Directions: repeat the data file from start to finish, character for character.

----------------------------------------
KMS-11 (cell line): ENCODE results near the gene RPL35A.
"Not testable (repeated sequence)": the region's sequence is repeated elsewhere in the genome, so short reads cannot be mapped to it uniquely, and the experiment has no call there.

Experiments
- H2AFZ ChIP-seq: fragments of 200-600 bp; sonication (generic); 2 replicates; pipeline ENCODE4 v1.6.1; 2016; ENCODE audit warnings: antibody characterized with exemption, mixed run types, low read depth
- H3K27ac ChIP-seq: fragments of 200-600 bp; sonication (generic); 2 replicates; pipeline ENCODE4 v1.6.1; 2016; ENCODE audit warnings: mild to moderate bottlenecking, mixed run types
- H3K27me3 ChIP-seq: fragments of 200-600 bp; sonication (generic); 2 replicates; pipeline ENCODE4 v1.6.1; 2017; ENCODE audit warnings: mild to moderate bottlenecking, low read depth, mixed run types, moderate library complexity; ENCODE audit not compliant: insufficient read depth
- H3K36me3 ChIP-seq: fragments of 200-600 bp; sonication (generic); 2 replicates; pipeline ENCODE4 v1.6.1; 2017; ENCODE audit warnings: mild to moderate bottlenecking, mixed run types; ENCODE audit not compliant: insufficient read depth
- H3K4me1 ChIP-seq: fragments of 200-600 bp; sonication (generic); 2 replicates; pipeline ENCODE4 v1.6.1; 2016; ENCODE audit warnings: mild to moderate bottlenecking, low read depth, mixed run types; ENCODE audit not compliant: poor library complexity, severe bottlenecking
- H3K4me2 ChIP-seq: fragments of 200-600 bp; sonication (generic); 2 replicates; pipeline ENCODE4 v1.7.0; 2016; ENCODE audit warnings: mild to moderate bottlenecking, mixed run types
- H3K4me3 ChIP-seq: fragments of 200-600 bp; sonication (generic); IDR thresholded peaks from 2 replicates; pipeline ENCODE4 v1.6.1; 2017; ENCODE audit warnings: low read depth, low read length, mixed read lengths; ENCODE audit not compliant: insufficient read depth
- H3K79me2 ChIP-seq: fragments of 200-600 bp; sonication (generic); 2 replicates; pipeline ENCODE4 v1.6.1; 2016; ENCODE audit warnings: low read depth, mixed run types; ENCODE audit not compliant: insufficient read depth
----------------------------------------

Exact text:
KMS-11 (cell line): ENCODE results near the gene RPL35A.
"Not testable (repeated sequence)": the region's sequence is repeated elsewhere in the genome, so short reads cannot be mapped to it uniquely, and the experiment has no call there.

Experiments
- H2AFZ ChIP-seq: fragments of 200-600 bp; sonication (generic); 2 replicates; pipeline ENCODE4 v1.6.1; 2016; ENCODE audit warnings: antibody characterized with exemption, mixed run types, low read depth
- H3K27ac ChIP-seq: fragments of 200-600 bp; sonication (generic); 2 replicates; pipeline ENCODE4 v1.6.1; 2016; ENCODE audit warnings: mild to moderate bottlenecking, mixed run types
- H3K27me3 ChIP-seq: fragments of 200-600 bp; sonication (generic); 2 replicates; pipeline ENCODE4 v1.6.1; 2017; ENCODE audit warnings: mild to moderate bottlenecking, low read depth, mixed run types, moderate library complexity; ENCODE audit not compliant: insufficient read depth
- H3K36me3 ChIP-seq: fragments of 200-600 bp; sonication (generic); 2 replicates; pipeline ENCODE4 v1.6.1; 2017; ENCODE audit warnings: mild to moderate bottlenecking, mixed run types; ENCODE audit not compliant: insufficient read depth
- H3K4me1 ChIP-seq: fragments of 200-600 bp; sonication (generic); 2 replicates; pipeline ENCODE4 v1.6.1; 2016; ENCODE audit warnings: mild to moderate bottlenecking, low read depth, mixed run types; ENCODE audit not compliant: poor library complexity, severe bottlenecking
- H3K4me2 ChIP-seq: fragments of 200-600 bp; sonication (generic); 2 replicates; pipeline ENCODE4 v1.7.0; 2016; ENCODE audit warnings: mild to moderate bottlenecking, mixed run types
- H3K4me3 ChIP-seq: fragments of 200-600 bp; sonication (generic); IDR thresholded peaks from 2 replicates; pipeline ENCODE4 v1.6.1; 2017; ENCODE audit warnings: low read depth, low read length, mixed read lengths; ENCODE audit not compliant: insufficient read depth
- H3K79me2 ChIP-seq: fragments of 200-600 bp; sonication (generic); 2 replicates; pipeline ENCODE4 v1.6.1; 2016; ENCODE audit warnings: low read depth, mixed run types; ENCODE audit not compliant: insufficient read depth